Senate tackles fresh redistricting controversy with Board of Education map

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TOPEKA — The Kansas Senate leadership proposed Monday a redistricting map for the 10-member Kansas Board of Education that critics indicated unnecessarily placed four incumbents in head-to-head showdowns.

The proposed map ran into opposition when unveiled during a meeting of the Senate Redistricting Committee, which previously contributed to shaping new Kansas Senate and U.S. House maps. The state Board of Education boundaries must include four contiguous Senate districts.

Under the “Apple” map offered by Senate Republicans in the form of Senate Bill 577, districts of the state Board of Education would be modified to create a hypothetical race between Salina Republican Deena Horst against Garden City Republican Jean Clifford.

In addition, the proposed map could pit Democrat Janet Waugh of Kansas City, Kansas, against Democrat Melanie Haas of Overland Park. Waugh is unlikely to seek re-election in 2022.

Shifts contemplated by the Senate GOP could result in transitioning the board’s six Republican, four Democrat construction to an eight Republican, two Democrat split.

Five state Board of Education members must stand for re-election in 2022 if they want to remain on the board. The other five members would each serve a newly drawn district, even if they didn’t live within boundaries of that assigned district, until up for re-election in 2024.

Jim Porter, chairman of the state Board of Education, proposed an alternative map developed by members of the state board. It was named “Little Jerusalem Badlands,” a reference to the state’s newest state park, and labeled Senate Bill 576. It was based on redistricting standards endorsed by the Senate and House, including deference to incumbents.

He said the map followed new Senate boundaries and grouped together four contiguous counties for each Board of Education district. None of the current 10 members of the state Board of Education would have their residence drawn out of their current district, he said.

“This map was created by the Kansas State Board of Education for the Kansas State Board of Education, which has for the last decade developed a tight relationship with its districts,” Porter said. “We realize that populations shift, so some Kansans will have to adjust to new district constituents. However, we desire to keep these changes to a minimum.”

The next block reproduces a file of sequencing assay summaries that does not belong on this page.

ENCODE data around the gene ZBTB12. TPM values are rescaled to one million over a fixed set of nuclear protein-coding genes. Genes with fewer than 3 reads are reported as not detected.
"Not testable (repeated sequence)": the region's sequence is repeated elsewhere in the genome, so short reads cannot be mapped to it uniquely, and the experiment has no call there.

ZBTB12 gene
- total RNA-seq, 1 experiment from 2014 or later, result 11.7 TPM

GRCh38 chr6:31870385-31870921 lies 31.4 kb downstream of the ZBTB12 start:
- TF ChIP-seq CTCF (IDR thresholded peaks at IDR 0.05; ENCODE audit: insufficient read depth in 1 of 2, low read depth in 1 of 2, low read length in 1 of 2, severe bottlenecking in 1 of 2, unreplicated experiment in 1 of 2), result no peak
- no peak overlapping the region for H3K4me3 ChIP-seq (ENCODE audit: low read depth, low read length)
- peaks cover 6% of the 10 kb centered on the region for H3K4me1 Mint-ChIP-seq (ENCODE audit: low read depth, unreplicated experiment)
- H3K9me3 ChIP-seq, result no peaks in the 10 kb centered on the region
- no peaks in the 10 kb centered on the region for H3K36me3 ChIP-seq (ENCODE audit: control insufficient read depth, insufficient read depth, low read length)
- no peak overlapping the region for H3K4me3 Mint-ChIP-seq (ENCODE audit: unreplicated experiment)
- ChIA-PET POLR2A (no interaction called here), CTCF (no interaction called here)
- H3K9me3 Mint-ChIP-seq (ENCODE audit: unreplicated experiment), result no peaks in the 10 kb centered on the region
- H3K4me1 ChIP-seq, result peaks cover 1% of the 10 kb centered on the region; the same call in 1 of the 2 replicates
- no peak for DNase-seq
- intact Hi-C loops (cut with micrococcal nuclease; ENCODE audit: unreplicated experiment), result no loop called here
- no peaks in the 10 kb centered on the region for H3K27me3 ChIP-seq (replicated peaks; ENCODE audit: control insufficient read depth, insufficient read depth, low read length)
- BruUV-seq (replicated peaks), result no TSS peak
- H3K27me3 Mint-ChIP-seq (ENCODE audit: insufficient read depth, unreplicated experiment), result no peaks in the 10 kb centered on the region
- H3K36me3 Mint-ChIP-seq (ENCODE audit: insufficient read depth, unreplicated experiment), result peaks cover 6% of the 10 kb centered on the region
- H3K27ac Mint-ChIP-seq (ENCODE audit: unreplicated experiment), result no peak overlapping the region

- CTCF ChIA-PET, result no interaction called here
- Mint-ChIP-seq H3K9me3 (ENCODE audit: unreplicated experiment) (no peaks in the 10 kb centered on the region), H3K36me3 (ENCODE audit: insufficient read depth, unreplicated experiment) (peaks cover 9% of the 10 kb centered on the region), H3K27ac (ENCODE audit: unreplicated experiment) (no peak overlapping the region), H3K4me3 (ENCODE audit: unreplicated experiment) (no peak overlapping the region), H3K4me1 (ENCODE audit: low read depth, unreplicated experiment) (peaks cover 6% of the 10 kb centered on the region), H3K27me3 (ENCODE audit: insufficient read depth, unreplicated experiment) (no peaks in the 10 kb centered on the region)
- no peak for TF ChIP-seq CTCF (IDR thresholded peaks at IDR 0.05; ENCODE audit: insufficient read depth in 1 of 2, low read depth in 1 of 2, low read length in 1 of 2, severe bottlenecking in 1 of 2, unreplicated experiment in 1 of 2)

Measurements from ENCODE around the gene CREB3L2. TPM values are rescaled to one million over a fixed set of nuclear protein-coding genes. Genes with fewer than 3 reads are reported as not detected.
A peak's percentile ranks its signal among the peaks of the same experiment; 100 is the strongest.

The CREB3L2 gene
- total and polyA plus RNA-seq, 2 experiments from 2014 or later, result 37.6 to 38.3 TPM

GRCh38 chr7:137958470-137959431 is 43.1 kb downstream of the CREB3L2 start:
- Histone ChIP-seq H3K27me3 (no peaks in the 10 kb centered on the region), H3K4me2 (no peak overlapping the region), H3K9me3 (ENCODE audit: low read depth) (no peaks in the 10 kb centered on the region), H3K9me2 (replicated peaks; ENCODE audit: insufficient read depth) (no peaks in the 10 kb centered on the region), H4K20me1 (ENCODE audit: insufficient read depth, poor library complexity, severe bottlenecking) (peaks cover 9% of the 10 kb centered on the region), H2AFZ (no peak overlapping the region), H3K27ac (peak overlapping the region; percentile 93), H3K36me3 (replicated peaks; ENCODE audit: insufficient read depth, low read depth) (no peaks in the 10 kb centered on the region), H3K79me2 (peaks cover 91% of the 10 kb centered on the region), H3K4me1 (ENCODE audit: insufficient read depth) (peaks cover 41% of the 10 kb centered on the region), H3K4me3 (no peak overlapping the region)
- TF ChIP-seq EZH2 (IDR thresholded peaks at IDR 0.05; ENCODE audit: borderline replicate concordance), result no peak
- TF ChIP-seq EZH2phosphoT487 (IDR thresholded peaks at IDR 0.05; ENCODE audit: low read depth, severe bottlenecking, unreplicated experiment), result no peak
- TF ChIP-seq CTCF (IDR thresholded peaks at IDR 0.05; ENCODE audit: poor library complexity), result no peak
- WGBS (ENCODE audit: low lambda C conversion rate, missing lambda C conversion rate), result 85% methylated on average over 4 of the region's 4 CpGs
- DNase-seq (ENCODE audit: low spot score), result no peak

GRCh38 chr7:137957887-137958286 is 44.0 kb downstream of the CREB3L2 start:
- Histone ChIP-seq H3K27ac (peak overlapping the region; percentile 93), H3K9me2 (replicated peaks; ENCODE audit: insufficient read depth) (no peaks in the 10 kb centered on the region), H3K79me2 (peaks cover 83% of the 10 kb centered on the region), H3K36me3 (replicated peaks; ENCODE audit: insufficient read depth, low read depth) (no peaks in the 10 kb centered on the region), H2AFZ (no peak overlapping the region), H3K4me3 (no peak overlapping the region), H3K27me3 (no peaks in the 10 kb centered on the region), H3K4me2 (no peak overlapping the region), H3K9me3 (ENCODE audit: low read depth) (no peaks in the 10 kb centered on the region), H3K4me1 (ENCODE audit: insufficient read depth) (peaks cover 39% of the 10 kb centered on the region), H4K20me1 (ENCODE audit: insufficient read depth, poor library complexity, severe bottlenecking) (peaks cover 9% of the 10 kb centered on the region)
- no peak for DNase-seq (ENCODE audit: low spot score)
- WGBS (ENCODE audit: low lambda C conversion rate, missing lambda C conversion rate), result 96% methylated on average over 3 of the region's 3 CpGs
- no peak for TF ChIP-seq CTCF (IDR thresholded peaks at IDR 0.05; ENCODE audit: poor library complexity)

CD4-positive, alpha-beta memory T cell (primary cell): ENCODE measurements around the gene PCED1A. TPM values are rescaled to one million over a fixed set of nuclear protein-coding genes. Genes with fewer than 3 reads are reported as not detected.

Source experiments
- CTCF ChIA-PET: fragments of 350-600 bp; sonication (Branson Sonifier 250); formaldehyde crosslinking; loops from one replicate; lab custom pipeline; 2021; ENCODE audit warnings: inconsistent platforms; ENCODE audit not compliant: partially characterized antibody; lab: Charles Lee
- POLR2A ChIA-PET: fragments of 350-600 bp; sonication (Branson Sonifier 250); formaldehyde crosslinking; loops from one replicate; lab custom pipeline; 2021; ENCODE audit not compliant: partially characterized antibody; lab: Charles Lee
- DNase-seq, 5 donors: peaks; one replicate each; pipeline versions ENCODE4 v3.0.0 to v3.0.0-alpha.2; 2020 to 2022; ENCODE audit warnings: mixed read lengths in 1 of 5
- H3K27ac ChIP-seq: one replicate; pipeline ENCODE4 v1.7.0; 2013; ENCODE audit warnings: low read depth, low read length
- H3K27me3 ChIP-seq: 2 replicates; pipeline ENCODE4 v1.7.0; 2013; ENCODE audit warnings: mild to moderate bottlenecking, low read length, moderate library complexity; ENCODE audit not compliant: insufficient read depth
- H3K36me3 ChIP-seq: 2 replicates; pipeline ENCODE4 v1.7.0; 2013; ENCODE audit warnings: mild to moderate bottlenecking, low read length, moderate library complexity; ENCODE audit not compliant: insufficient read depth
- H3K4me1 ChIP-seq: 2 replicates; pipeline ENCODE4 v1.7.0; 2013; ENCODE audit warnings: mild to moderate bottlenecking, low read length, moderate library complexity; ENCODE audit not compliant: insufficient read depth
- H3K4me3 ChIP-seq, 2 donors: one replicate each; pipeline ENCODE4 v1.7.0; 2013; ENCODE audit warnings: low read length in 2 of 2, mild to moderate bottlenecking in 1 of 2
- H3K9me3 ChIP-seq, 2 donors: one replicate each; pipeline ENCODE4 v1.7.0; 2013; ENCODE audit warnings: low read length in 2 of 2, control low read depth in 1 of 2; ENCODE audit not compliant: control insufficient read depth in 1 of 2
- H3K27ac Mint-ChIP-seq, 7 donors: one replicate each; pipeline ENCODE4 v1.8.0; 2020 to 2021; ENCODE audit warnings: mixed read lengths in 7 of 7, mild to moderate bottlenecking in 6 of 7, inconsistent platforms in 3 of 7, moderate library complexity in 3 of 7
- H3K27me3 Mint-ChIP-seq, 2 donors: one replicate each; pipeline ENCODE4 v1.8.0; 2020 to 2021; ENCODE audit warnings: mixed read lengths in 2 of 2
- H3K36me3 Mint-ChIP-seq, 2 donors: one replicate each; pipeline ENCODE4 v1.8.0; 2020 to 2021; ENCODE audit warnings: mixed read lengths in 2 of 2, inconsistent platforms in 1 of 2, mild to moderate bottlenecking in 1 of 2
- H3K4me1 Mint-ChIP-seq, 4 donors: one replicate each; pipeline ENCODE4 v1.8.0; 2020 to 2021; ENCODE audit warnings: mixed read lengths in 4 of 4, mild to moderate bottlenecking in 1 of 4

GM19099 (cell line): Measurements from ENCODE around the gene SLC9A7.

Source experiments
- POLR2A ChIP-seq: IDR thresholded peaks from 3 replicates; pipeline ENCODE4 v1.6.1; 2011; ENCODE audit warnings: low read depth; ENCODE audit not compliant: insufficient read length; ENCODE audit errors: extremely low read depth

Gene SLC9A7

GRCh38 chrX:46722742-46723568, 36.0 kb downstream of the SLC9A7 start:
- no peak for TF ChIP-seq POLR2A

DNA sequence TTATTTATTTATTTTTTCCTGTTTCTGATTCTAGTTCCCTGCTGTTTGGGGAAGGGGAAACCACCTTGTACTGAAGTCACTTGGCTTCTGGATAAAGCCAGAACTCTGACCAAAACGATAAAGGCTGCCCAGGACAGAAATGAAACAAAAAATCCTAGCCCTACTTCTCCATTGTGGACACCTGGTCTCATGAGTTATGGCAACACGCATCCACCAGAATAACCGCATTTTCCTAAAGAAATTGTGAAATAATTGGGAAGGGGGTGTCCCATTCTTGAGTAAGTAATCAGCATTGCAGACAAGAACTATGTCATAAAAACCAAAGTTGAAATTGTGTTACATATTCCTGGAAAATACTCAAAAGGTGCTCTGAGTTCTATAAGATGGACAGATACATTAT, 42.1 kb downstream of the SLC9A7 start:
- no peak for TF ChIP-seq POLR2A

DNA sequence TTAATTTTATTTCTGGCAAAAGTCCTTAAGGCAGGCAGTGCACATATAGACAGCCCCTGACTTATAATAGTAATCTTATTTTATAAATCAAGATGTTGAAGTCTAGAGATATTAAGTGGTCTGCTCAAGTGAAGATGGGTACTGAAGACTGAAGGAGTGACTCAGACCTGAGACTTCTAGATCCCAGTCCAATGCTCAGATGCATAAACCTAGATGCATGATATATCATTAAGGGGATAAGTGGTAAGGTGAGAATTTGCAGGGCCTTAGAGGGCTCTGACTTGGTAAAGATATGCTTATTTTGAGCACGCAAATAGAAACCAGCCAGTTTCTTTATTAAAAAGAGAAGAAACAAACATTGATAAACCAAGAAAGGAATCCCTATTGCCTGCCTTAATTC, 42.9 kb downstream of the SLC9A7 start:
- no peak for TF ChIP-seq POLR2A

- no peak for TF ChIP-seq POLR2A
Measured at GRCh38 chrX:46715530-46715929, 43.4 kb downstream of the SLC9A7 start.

“Our proposal takes into heavy consideration existing district boundaries and incumbents. With only half the body up for election every two years, it is prudent to draw boundary lines that resemble current district lines as closely as possible,” he said.

The Senate committee didn’t vote on a map during its initial meeting, but plan to keep working this week on the mapping project.

None of the people submitting testimony to the committee were in support of the Senate GOP’s map.

Patrick Gouger, who lives in the Shawnee Mission School District and the 2nd District represented by Haas, said the GOP Republican map violated redistricting guidelines. He said it would dramatically change geographic areas served by board members, displace incumbents and neglect the goal of keeping school districts, cities and counties whole.

Gouger said it would split north Johnson County’s Shawnee Mission School District among three separate state Board of Education districts. The three state Board of Education members sharing that piece of Johnson County also would be responsible for diverse interests of residents of Wyandotte, Miami, Douglas, Leavenworth, Franklin, Osage and Shawnee counties.

“Let me be clear from the outset. SB 577 smacks of the aggressive, partisan overreach so favored by this committee throughout the 2022 redistricting process,” said Leslie Mark, who piggybacked on Gouger’s critique. “‘Apple’ is a rotten, worm-eaten gerrymander.”

Kansas Reflector is part of States Newsroom, a network of news bureaus supported by grants and a coalition of donors as a 501c(3) public charity. Kansas Reflector maintains editorial independence. Contact Editor Sherman Smith for questions: Follow Kansas Reflector on Facebook and Twitter.

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